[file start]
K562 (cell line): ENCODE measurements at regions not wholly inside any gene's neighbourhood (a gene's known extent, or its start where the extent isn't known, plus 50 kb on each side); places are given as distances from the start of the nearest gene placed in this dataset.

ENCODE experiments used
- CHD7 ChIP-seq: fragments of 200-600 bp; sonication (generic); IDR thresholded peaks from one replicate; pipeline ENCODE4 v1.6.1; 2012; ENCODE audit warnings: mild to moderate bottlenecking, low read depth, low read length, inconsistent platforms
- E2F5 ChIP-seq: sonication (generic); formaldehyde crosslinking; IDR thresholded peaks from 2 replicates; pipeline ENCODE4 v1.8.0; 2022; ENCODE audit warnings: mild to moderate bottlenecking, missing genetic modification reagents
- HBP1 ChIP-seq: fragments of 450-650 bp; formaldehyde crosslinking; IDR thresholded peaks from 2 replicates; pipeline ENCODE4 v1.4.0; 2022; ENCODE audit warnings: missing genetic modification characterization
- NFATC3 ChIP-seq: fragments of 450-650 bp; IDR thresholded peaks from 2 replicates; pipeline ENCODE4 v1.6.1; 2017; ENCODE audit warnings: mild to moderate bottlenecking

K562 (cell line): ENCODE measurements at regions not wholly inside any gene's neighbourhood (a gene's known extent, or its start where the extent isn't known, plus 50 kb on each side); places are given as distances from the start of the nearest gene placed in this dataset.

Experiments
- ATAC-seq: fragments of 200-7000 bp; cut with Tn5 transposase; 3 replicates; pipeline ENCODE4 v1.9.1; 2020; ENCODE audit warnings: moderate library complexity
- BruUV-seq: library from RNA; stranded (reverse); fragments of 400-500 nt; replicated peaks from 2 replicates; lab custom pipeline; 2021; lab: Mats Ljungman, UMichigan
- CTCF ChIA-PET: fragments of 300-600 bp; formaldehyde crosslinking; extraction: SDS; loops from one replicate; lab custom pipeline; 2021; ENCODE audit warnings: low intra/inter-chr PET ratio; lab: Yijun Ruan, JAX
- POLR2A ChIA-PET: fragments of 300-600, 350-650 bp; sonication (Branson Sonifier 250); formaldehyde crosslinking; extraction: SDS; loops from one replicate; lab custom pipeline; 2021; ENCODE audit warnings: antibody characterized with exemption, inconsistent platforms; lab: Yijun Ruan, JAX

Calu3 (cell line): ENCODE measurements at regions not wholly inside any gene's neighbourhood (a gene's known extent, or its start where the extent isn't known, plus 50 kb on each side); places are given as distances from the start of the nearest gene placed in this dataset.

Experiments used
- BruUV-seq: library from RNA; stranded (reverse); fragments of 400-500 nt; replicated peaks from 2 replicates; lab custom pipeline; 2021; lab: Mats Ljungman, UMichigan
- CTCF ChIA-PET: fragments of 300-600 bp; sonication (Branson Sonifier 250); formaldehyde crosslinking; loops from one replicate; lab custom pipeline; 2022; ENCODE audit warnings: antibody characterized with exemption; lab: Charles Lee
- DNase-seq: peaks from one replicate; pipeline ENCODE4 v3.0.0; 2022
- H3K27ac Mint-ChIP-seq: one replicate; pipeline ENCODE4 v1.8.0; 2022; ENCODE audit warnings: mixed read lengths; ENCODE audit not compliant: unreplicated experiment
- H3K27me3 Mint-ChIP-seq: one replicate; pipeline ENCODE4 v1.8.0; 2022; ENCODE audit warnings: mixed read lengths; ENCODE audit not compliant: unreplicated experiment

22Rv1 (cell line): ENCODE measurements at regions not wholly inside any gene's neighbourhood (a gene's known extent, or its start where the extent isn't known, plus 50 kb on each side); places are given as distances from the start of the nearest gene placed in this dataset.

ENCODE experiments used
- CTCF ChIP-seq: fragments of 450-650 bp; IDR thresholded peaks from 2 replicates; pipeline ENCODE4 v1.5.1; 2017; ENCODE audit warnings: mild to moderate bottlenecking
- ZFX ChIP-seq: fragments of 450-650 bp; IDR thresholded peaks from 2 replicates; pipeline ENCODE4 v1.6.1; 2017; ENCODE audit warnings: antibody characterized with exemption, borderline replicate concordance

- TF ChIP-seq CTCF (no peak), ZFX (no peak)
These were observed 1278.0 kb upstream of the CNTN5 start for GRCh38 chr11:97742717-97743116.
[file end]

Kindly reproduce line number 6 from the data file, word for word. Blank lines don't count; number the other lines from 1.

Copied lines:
- NFATC3 ChIP-seq: fragments of 450-650 bp; IDR thresholded peaks from 2 replicates; pipeline ENCODE4 v1.6.1; 2017; ENCODE audit warnings: mild to moderate bottlenecking